PUPILS ELECT NEW YOUTH MP
Ballot … Count … Result – jus’ like tha’
THIS week saw the debate, inquisition, voting and election of Wokingham’s Youth MP, which took place in the main council chamber at Shute End. In comparison to the usual meetings in the chamber it was good humoured, fast-paced, passionate politics with none of the squabbling or bickering that you might expect.
With seven of the borough’s 10 mainstream secondary schools, each fielding one candidate from years 9 to 12 (i.e. age 17 or under), the atmosphere was intense and the nerves were tuned to concert pitch.
Sitting in seats usually occupied by borough councillors, the electorate was formed of pupils who faced the candidates. Teachers were banished to the public gallery, upstairs.
Supported by WBC’s mayor, with two councillors, two officers, the event organiser from the Wokingham Secondary Federation as observers – the scene was set – what could possibly go wrong?
Copies of the candidates’ manifestos were made available before the start and this led to the first learning experience – all manifestos are not created equal. Followed quickly by the second, if you want anyone to know what you stand for, you’ve got to get your manifesto to the organiser.
The next learning experience was that of public speaking. It isn’t easy, either in front of your friends, your opponents or complete and utter strangers. And the glasses of water are there for a reason.
Once started, the candidate’s challenge was to deliver their speech in less than three minutes and in a way where the individual points could be heard (basic), understood (good), related to (better), and supported (best).
Shute End aficionados, as well as recent readers of these commentaries, will know that the ‘spud quality’ in the debating chamber isn’t quite perfect, so if you’re too far from the microphone it won’t pick up what you say.
Then again, as Borough Cllr Mumble-Mumble and Cllr Softly-Waffling are well aware, you need to ‘shout up a bit’ so that the folks at the back can hear you.
Of course, choosing the quantity of what you’re going to talk about, as well as the propositions you’re making are important too, as is practising the your delivery so that you can get to the end before the timer starts beeping and you’re told to stop (oops).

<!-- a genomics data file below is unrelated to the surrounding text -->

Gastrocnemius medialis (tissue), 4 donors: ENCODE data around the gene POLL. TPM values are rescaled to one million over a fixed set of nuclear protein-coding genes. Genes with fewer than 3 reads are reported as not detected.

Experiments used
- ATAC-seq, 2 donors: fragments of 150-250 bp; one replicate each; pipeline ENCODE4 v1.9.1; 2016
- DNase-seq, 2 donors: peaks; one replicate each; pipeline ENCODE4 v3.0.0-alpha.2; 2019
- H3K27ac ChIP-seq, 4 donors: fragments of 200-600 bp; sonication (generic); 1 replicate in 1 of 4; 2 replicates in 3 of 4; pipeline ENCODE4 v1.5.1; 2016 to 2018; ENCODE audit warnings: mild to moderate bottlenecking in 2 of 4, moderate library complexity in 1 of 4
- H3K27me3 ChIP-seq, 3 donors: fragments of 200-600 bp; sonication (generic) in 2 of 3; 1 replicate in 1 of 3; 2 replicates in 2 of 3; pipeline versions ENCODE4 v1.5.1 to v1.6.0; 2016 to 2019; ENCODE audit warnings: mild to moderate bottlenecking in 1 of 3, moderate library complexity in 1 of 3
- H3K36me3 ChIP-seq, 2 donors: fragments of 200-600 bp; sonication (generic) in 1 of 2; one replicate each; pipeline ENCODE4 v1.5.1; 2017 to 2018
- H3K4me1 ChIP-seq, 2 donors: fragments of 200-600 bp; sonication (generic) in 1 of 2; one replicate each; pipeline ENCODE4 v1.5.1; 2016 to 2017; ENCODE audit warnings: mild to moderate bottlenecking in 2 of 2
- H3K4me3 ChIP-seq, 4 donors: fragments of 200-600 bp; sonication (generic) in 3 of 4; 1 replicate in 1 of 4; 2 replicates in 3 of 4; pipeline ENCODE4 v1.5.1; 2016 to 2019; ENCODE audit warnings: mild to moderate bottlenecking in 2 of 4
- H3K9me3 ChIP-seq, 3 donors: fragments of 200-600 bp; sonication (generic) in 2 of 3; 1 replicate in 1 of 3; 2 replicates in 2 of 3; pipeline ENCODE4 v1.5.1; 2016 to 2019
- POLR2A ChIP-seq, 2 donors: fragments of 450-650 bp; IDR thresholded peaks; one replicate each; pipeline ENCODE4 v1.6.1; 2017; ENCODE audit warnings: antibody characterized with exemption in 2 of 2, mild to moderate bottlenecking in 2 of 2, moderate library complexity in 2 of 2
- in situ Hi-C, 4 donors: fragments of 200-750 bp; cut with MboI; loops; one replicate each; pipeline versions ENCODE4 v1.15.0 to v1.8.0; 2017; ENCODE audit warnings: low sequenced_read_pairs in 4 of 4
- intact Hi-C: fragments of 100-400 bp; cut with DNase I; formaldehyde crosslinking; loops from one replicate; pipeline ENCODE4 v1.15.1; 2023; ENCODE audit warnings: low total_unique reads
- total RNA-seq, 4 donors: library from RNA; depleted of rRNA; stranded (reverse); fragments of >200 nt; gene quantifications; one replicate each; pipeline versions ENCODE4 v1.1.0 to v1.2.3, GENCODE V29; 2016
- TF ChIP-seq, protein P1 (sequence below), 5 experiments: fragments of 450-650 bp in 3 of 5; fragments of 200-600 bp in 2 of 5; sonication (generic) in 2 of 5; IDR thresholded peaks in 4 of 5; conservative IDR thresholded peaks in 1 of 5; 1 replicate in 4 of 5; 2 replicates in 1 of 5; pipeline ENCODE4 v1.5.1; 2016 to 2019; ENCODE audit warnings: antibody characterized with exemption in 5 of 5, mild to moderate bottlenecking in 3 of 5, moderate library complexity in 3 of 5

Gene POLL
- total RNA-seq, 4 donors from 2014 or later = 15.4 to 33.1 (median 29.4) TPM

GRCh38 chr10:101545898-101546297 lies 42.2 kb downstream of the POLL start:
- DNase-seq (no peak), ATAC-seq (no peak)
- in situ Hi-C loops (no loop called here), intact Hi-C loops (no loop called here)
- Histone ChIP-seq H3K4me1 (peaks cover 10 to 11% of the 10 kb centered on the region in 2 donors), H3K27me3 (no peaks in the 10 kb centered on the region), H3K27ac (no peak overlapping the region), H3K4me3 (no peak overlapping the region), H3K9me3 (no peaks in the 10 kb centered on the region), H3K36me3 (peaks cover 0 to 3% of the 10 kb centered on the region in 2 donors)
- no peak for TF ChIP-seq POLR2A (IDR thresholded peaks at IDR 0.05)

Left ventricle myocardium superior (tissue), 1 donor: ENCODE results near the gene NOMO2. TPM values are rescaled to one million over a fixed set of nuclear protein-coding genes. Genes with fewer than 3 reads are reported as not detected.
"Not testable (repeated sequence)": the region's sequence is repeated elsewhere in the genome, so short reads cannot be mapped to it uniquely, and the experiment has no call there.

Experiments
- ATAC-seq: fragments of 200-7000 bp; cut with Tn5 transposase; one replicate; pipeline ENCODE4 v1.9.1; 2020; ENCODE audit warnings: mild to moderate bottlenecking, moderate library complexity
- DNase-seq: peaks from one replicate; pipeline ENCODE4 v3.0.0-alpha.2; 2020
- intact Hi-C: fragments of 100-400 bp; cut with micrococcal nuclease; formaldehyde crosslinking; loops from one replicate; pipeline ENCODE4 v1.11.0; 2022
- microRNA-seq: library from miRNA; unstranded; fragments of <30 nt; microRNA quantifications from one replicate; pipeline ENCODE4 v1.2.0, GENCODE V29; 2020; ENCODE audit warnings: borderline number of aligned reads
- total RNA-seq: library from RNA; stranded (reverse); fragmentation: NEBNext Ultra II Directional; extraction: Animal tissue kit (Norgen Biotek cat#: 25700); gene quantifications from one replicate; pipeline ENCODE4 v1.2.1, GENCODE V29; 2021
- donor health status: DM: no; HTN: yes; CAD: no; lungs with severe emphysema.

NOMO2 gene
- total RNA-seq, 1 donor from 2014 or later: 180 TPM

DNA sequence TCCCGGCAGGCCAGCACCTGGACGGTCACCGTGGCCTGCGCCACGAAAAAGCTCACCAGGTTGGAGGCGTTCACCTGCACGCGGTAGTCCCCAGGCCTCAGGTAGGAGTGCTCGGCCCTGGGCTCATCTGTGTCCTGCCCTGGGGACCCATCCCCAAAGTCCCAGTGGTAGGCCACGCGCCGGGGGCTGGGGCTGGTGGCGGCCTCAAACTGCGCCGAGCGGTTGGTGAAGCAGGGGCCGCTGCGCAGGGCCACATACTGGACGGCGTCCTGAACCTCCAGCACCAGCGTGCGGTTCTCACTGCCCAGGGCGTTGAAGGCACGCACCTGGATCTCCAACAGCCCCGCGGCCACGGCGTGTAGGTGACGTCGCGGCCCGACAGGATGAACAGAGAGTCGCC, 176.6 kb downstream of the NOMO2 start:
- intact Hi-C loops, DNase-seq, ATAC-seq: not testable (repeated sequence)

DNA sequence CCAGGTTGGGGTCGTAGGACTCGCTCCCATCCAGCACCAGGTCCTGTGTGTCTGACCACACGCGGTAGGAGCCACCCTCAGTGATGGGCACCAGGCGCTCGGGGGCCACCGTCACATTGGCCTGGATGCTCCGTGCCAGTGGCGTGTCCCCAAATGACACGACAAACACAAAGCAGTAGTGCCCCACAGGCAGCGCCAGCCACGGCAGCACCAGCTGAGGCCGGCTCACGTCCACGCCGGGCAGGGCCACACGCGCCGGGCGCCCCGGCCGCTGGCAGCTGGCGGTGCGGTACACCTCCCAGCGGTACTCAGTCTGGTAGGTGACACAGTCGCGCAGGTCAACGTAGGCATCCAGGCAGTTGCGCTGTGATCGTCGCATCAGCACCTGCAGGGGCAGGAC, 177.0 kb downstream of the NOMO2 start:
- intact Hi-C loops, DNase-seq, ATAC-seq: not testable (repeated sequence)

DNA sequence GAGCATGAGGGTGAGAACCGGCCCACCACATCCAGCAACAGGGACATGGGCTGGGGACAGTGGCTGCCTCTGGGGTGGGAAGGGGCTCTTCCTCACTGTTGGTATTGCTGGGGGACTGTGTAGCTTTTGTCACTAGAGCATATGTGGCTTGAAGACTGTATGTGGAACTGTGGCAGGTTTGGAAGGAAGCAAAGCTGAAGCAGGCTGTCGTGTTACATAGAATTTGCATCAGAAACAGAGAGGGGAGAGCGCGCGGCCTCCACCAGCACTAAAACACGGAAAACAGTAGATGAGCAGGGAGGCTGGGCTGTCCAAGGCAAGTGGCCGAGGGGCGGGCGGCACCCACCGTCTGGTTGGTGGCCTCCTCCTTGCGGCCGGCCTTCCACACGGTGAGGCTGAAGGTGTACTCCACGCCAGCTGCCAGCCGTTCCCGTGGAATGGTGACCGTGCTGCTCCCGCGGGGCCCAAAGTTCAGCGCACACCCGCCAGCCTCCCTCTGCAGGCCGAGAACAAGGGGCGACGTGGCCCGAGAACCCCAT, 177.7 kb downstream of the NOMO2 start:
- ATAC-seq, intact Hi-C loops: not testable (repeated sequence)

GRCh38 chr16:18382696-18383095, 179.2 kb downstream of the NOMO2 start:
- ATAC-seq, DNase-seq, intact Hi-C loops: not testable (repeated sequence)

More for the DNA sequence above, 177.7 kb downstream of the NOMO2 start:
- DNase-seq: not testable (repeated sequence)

First timers also discovered that the effect of nerves is adrenaline and the consequence of this is a distorted perception of time. So what you delivered fluidly at home in the allotted three minutes could come across as mechanical, dryvoiced or a gabble under competition pressure.
That said, speakers made their points with energy and passion, demonstrating the thought they’d each put in to their proposals.
Facing the Inquisition
The voters were then given a few minutes so that each school could put one question to all the candidates to be answered in rotation to give everyone a fair shot.
So if making the speeches was hard, facing the Q&A was even harder.
Only 20 seconds was allowed for an answer and this feels like a lifetime when you don’t have anything to say and the blink of an eye when you do – as anyone who’s faced such questioning will know.
Questions ranged from “well thought out” right on up to a “tighten the thumbscrews” level of difficulty and with few exceptions, the answers ranged from pretty decent through to absolutely excellent.
The seven ballot papers were then distributed to the voters from each school for them to nominate first second and third preferences.
With each school being able to vote for any candidate, their own or another, the completed ballot papers were put into one of WBC’s sealed ballot boxes.
This was taken to the counting station where it was opened and the votes were tallied by WBC’s Democratic and Electoral Services – in the same way as happens at a local or a General Election.
The results were announced by WBC’s returning officer, giving an unequivocal decision as to the outcome.
So congratulations to Charlotte Stokes (St Crispins School), Wokingham’s first Youth MP elected since 2013. Also to Euan Bell (The Piggott School), elected as deputy Youth MP.
Appreciation also to all the pupils and teachers from the seven schools who took part: Bulmershe, The Holt, Maiden Erlegh, Oakbank, The Piggott, St Crispin’s, Waingels.
Collectively you put a quantity and quality of philosophical thinking and political discourse together that sets a challenge for the regular users of the chamber.
The last word …
… goes to the seventh and final question – from Waingels’ spokesperson, Harry Middleton:
“A cynic might say – this council has no relevance to me, they’ll never actually change anything. What would you say to someone who says that and how personally would you want to make tangible change in our community?”
CharlotteStokes, from St Crispin’s School, is congratulated by borough mayor Cllr John Kaiser